On April 1st, we hosted a live Q&A-style session with three experienced Distance Education Stile-ists: Geoff Goldrick (Aurora College, AU), Fiona Moore (Te Kura, NZ) and Jordan Anderson (Virtual School of Victoria, AU).

You can watch the Q&A session here, but we know you’re busier than ever performing superhero teaching feats and adapting to remote teacher life so as your trusty side-kicks we figured some of you might not have time for the full dine-in experience would prefer the takeaway version. Below are the key tips and insights from the Q&A session. Bon appetit!

Handling Tech / Resources

Things will go wrong — and that’s ok

  • Be open and honest with your students, model that it’s ok to be nervous or not familiar with technology.

Get a teacher buddy

  • If you’re new to the technologies you’re using, practice ahead of time with your buddy.
  • Ask your teacher buddy to attend a few of your initial lessons to help out (e.g. monitor the class chat / discussion)

Use reactions (if your video conferencing software allows)

  • Asking students questions such as, “How do you feel about …..?” is a fast and easy way to gauge where your class is at. Students can give a thumbs up or thumbs down, or smiley face etc. to respond.

Lesson Structure

Synchronous vs. Asynchronous

  • A combination of both works best for online learning environments! Give students content you want covered prior to the live portion of the lesson, then use the lesson for collaboration, Q&A, discussion and activities.
  • You don’t necessarily need to be involved in every single lesson, or every part of every lesson. Cherry-pick the lessons / parts of lessons where you are needed and can have the most impact.

Duration

  • If you are not bound by a timetable consider shortening your synchronous teaching time. In particular try to keep portions of ‘lecture style’ teaching to under 20 minutes.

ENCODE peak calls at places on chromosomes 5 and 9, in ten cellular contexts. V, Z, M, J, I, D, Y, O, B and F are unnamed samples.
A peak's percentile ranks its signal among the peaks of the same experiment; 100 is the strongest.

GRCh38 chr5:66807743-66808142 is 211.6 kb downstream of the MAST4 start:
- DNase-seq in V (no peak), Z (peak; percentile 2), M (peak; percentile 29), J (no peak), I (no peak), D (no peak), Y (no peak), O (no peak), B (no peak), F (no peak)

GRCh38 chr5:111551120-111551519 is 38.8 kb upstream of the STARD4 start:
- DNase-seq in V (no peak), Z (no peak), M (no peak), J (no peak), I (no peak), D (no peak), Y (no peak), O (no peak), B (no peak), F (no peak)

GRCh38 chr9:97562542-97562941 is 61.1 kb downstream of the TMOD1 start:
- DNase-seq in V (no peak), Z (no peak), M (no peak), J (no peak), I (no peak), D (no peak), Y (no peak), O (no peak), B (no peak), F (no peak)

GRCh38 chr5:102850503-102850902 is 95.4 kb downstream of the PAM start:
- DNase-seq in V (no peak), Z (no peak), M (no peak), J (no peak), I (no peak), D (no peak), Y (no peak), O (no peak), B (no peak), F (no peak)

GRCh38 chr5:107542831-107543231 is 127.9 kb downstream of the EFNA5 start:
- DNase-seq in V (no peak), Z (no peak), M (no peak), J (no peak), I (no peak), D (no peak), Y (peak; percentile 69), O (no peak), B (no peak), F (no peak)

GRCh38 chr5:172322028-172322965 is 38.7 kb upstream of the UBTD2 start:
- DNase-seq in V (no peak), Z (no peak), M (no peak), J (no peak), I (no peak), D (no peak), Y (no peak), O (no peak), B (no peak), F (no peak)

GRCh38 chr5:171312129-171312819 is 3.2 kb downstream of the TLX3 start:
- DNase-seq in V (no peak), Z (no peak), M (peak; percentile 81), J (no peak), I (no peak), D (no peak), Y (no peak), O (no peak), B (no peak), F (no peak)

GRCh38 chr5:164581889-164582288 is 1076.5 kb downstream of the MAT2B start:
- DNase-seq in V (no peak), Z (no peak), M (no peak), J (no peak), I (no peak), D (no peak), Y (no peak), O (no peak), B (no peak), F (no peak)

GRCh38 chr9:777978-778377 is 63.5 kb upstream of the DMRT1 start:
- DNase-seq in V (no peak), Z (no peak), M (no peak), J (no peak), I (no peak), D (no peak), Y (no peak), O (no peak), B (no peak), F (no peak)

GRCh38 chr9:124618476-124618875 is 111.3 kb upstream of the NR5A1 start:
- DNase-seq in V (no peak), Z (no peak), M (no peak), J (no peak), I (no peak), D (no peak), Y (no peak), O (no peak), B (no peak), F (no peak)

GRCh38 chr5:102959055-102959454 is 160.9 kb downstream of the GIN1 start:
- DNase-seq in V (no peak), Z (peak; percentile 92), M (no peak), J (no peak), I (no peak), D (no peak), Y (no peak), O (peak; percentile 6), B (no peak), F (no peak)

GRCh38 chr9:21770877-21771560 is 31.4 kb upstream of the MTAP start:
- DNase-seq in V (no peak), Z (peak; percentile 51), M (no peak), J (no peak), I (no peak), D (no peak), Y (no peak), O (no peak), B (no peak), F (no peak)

Split your class up

  • Consider staggering your lessons to reduce the number of students online simultaneously. For example: run one live lesson twice a week, have half your students attend one session, and half attend the other. This will help with classroom management and enhance the learning experience for your students.

Set new classroom rules

  • Discuss etiquette and expectations and remind students at the start of the first few sessions until it becomes habitual. Just like in face to face school environments, consider what consequences are appropriate for your students and your school.
  • Bring back class monitors — students will typically step up to the plate, give them roles appropriate to your new online environment (e.g. Chat Monitor)

Differentiation

Multiple Lessons

  • Consider giving students several lessons to select from, making it clear which level each lesson is pitched at. Onus is then placed on students to pick which lesson (and therefore level) they want to complete.

Response type variation

  • Give students options for how they want to submit a response, particularly in the beginning as they get used to the technology.

Engagement & Feedback

Use their names…more

  • Address your students by name more often, give feedback with their name — the other students will hear it, but they’ll know who it is directed at and will come to expect the same.
  • Say hello and goodbye to each student using their name so as they come online/leave they feel connected with the lesson and the class.

Have a chat

  • Start the lesson with informal conversation — ask what student’s have been up to. This can take time, but is worth the time spent to foster engagement in the lesson.

Feedback

  • Give students live feedback as they’re working — this can be verbal or written depending on the lesson and what technologies you’re using.
  • Try to give feedback to all students, not just those who are giving the ‘best’ answer. Praise effort and personalise feedback to create a sense of collaboration and community.

Add breaks

  • Depending on your lesson duration consider allowing students to get up in the middle of the lesson and get up and move away from their computer for 5 minutes. In a classroom there is much more incidental movement that can be lost in online settings.

Guests

  • Get colleagues/professional connections to come and be a ‘guest speaker’ in your lesson — use each other’s areas of expertise!

Practical activities

Virtual experiments

  • Use virtual experiments or video clips — students don’t need to collect data to achieve the desired learning outcomes — you can provide your own ‘results’ for students to then analyse if need be. The important things are unpacking the observations or analysing the data.

Use what’s available

  • Consider household alternatives to make use of what students will have available at home.

Be a puppet

  • Do the practical activity via video conference and let your students guide you, rather than model/demonstrate. Be their puppet so students have control over the experiment and can make mistakes etc.